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8.  The responsive AO will not necessarily adopt the requestor's proposed interpretation. Under the proposed program, the Bureau retains discretion to answer requests with its own interpretation regardless of the requestor's proposed interpretation.

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9.  Requestors should describe relevant legal provisions and arguments with as much specificity as practicable. The Bureau recognizes that in some cases, the requestor may lack the legal resources to provide a detailed and complete showing. In such circumstances, the requestor should provide the maximum specification practicable under the circumstances and explain the limits on further specification.

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11.  Accordingly, the initial request drafted by the requestor is not necessarily a reliable guide to the scope or terms of an AO; the scope and terms of an AO will be set out in the AO itself. Moreover, the Bureau will not normally investigate the underlying facts of the requestor's situation, and an AO is not applicable to the requestor if the underlying facts of the requestor's situation do not conform to the Bureau's summary of material facts.

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12.  See 15 U.S.C. 1640(f) (TILA); 15 U.S.C. 1691e(e) (ECOA); 15 U.S.C. 1693m(d) (EFTA); 12 U.S.C. 2617, 12 CFR 1024.4 (RESPA).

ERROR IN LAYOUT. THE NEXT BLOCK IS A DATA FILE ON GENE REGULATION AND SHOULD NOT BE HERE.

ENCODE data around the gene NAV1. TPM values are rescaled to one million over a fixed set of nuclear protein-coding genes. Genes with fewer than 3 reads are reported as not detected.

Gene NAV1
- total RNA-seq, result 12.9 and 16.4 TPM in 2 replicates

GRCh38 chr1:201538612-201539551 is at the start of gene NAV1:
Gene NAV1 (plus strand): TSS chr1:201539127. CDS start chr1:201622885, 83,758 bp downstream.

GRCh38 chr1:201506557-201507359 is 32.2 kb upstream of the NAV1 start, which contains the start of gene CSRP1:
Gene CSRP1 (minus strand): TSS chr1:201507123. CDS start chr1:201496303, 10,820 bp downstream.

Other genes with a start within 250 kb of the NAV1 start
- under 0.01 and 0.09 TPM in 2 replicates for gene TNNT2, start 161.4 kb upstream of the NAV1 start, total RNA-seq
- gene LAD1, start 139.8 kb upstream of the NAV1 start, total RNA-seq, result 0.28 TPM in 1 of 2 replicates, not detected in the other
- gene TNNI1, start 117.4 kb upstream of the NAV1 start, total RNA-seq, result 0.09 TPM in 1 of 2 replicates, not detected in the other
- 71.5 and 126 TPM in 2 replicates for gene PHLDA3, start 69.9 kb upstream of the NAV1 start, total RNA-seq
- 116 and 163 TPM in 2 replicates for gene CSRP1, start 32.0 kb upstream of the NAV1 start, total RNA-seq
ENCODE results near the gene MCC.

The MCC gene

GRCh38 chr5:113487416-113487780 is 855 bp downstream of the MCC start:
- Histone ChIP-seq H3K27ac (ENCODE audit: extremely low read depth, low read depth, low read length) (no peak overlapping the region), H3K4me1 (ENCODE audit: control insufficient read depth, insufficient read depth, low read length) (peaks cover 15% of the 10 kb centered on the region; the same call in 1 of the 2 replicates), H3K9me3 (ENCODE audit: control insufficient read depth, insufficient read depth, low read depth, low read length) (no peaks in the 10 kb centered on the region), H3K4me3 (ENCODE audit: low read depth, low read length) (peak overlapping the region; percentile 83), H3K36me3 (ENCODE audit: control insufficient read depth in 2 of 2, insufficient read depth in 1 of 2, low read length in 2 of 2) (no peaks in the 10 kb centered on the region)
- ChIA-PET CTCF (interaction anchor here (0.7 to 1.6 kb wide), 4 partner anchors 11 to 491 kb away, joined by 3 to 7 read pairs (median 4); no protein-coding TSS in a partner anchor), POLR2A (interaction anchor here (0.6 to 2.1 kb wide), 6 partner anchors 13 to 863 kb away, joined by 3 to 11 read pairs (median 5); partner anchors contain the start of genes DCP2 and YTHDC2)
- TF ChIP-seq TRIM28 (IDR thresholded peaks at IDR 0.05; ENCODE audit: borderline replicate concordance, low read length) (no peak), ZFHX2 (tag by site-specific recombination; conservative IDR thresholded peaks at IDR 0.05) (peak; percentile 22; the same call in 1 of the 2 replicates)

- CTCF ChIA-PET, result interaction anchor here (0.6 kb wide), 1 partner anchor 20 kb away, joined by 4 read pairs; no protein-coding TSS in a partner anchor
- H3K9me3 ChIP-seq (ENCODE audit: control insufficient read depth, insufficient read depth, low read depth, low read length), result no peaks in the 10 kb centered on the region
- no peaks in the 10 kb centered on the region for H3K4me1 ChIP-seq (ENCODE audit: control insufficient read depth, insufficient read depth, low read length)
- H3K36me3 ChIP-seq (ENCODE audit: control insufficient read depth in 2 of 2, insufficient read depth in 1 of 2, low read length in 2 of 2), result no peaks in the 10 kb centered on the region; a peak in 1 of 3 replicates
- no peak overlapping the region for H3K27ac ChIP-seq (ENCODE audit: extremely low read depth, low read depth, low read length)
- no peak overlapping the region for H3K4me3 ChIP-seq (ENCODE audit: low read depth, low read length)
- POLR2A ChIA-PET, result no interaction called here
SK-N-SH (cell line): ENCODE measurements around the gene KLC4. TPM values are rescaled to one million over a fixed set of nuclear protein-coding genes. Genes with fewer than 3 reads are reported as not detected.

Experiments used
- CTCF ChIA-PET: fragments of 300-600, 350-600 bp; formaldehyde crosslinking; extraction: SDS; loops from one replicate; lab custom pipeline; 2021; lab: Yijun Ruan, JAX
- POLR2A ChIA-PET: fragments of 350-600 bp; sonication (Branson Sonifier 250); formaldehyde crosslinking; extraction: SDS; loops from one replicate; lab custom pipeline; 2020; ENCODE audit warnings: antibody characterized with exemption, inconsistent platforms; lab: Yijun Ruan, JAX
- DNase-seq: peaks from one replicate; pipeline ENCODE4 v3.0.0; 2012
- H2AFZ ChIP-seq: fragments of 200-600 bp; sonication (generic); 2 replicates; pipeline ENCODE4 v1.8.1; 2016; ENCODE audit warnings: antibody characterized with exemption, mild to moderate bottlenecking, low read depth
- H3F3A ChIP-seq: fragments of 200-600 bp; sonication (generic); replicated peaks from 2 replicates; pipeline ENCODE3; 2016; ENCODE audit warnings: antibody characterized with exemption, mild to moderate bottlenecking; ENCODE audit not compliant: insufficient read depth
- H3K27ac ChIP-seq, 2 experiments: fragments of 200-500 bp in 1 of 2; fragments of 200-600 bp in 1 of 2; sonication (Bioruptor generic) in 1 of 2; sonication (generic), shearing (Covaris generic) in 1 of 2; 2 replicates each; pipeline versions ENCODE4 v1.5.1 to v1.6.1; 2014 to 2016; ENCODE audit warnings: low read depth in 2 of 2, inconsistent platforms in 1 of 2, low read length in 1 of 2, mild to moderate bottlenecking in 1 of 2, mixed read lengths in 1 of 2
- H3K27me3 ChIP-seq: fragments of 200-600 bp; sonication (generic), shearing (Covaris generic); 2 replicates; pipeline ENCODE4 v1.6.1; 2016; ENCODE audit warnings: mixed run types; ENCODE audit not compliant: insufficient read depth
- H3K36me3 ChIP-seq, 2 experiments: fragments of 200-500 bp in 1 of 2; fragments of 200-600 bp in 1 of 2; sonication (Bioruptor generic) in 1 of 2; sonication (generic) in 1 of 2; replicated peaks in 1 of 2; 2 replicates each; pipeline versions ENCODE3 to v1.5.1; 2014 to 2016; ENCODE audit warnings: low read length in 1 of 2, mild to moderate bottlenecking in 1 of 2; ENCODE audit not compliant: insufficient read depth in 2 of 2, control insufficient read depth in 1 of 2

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14.  The following are factors that the Bureau intends to weigh when deciding which topics to prioritize in the advisory opinion program, based on all of the information available to the Bureau. Advisory opinion requests need not address these factors in order to be fully considered by the Bureau.

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15.  See 12 U.S.C. 5511(b)(1), (3)-(5). The Bureau has a further statutory objective, that consumers are protected from unfair, deceptive, or abusive acts and practices (UDAAPs) and from discrimination. 12 U.S.C. 5511(b)(2). The Bureau considers this objective to be at least as important as its other objectives, and it does not plan to issue an AO that is in conflict with this objective. But because other regulatory tools are often more suitable for addressing UDAAPs and discrimination, the Bureau has chosen not to highlight this objective as a primary focus when selecting issues for the Proposed AO Program.

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19.  5 U.S.C. 603(a), 604(a).

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[FR Doc. 2020-13505 Filed 6-19-20; 8:45 am]